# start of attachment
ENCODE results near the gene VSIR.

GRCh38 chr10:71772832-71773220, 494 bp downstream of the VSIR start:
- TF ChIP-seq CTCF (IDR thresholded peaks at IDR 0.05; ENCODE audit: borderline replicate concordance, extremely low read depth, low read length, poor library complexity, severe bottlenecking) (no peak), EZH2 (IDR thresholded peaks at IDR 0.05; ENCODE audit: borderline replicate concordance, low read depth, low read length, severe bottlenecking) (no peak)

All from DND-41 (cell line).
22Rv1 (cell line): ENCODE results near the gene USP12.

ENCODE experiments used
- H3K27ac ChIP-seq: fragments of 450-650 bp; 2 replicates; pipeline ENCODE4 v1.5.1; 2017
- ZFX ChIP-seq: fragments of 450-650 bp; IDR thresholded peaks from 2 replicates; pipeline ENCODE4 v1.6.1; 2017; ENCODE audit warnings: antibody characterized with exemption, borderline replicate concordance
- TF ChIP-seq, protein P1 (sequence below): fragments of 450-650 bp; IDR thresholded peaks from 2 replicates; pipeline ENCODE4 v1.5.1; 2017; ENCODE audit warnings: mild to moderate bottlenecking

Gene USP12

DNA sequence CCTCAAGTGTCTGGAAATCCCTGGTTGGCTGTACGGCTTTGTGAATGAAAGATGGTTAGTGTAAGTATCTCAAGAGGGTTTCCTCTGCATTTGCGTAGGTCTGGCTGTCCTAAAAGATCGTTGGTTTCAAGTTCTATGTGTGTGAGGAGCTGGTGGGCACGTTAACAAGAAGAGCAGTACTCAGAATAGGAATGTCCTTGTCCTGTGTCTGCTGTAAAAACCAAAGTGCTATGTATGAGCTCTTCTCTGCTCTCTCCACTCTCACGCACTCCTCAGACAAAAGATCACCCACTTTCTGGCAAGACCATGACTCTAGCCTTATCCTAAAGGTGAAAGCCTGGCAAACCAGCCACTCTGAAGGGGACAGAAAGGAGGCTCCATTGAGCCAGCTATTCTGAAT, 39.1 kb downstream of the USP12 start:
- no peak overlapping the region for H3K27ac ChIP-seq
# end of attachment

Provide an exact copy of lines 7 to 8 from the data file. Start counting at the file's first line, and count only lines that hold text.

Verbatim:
- H3K27ac ChIP-seq: fragments of 450-650 bp; 2 replicates; pipeline ENCODE4 v1.5.1; 2017
- ZFX ChIP-seq: fragments of 450-650 bp; IDR thresholded peaks from 2 replicates; pipeline ENCODE4 v1.6.1; 2017; ENCODE audit warnings: antibody characterized with exemption, borderline replicate concordance